I want to tell you about the place I spent summers growing up. It's called Chautauqua Institution, and it's one of the most special places in the world — and not just because I spent my childhood there. Chautauqua is special because it is an idea embedded in a place.

The place is a small town in western New York, on the edge of the Great Lakes. Chautauqua's human-scale streets are lined with lovingly-tended gardens and charming Victorian cottages. No one locks their bicycles, children romp without adult supervision, and neighbors wave from front porches.

The idea embedded in this place is the Chautauqua movement, which began in 1874. It was an experiment in out-of-school learning, whose purpose was to provide an education and access to the arts to those who didn't have the opportunity attend college. 150 years later, the idea is still going strong. Chautauqua is a place of perpetual learning, one where everyone in the tight-knit community values learning new things and encourages each other to do so.


"The season": Each summer, the community gets together to run 9 weeks of programs offering a wide range of speakers, performances, lectures, concerts, classes, parades, art fairs, theater shows, children's camps, waterfront activities, and more. Chautauquans live for this 9-week period each year, which they call "the Season".

These events are accessible to everyone in the community, which creates a shared context that shows up everywhere. When you order a cone at the ice cream shop, you overhear friendly strangers talking about the concert you saw last night. When you stop by the post office, the postman asks you what you thought of yesterday's Fourth of July parade. In an environment like this, it feels natural to start an interesting conversation with anyone on the street, because they're likely walking back from the same lecture that you just attended, too.

These programs are enjoyable in their own right, but the real value is that they select for people who care about learning and improving their community. There's a real sense of shared values, and many of the programs are run by self-organizing clubs. Chautauqua is a place created by the ~8,000 people who live there every summer, and they've shaped the place to their values.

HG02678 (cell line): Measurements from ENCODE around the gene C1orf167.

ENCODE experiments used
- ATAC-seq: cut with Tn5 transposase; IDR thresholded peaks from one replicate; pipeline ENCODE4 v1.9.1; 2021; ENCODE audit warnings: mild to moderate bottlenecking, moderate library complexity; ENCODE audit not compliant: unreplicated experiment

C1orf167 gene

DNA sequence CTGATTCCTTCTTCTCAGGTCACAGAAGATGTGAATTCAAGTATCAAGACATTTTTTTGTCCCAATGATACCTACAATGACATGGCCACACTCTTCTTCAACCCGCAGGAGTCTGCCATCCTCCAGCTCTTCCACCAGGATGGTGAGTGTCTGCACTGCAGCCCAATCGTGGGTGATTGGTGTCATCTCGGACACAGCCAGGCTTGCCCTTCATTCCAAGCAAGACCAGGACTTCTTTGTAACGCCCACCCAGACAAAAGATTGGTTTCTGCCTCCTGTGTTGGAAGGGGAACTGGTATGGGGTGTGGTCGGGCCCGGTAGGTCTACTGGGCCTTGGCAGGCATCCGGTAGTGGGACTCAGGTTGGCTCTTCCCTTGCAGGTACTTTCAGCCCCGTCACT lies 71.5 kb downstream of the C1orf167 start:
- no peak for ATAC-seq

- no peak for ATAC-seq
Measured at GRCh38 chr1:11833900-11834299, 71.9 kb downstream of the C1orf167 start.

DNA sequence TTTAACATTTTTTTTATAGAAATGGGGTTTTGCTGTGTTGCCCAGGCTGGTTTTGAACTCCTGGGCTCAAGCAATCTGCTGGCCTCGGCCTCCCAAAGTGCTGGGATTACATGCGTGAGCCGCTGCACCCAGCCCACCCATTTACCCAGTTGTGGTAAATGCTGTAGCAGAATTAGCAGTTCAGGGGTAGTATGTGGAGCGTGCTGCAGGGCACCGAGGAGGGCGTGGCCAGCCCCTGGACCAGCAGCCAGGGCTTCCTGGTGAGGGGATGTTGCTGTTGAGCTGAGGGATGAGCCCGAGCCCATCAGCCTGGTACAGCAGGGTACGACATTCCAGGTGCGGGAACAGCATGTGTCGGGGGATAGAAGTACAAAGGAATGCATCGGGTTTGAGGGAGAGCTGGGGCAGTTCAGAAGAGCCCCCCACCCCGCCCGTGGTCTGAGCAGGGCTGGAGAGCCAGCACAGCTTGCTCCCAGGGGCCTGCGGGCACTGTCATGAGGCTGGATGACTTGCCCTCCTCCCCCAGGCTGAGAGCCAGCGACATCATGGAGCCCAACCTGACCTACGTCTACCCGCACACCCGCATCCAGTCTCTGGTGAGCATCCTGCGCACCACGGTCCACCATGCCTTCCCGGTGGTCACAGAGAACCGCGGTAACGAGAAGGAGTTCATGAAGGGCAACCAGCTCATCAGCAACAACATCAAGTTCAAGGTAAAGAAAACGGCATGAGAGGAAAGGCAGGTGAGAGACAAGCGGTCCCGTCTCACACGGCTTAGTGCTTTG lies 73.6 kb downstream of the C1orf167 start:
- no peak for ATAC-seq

Chautauqua's special approach to public goods: This is all supported by the Chautauqua Institution, the organization that operates infrastructure for the community to use. They build and maintain lecture halls, an amphitheater, a cinema, and other buildings specifically designed for the Chautauqua community's purposes. The Institution provides a platform for community-run organization to host events on top of without having to make big capital investments.

For example, my grandma was the president of the Bird Tree & Garden Club, and one memorable event they organized was to bring Jane Goodall to Chautauqua and talk about chimpanzees and preservationism. The Institution lent them a pavilion to host the event (rather than the club having to own a building of its own), but the club raised the funds to bring Jane to Chautauqua without the Institution's help. Chautauqua has a great mix of grassroots efforts that adapt to the community's interests as well as high-quality infrastructure at a bigger scale that only the Institution can provide.

No need to lock up your bike at Chautauqua!


So many memories from sitting on the porch. 😊


Chautauqua began as a temporary 2-weeks-a-year tent camp. It has since evolved into a full-fledged town with comfortable cottages, colorful gardens, and robust infrastructure.

Chautauqua provided opportunities for women in a time when they had little access to education.

Chautauqua is home to the oldest continuous book club in America, the Chautauqua Literary & Scientific Circle.

Chautauqua is the embodiment of an earnest optimism, and it's infectious as soon as you step foot into the Institution. It's like a nerdy Disneyland, except you're part of creating the experience with everyone around you rather than just consuming it.

Chautauqua is so wonderful, but it's also confusing — why aren't there more places like this? Naturally, spending time here in Chautauqua prompts some questions:
  • How could you adapt the Chautauqua format for different purposes and audiences?
  • What would it take to create a successor of Chautauqua today?
  • What places have you been that are like Chautauqua?
  • Why does the programming at Chautauqua run for 9 weeks of the year?
    • How would it change the dynamics if the season were longer or shorter?
    • How does the rise of remote work and nomadic lifestyles change the the opportunities to build a Chautauqua today?

If you have answers, let me know!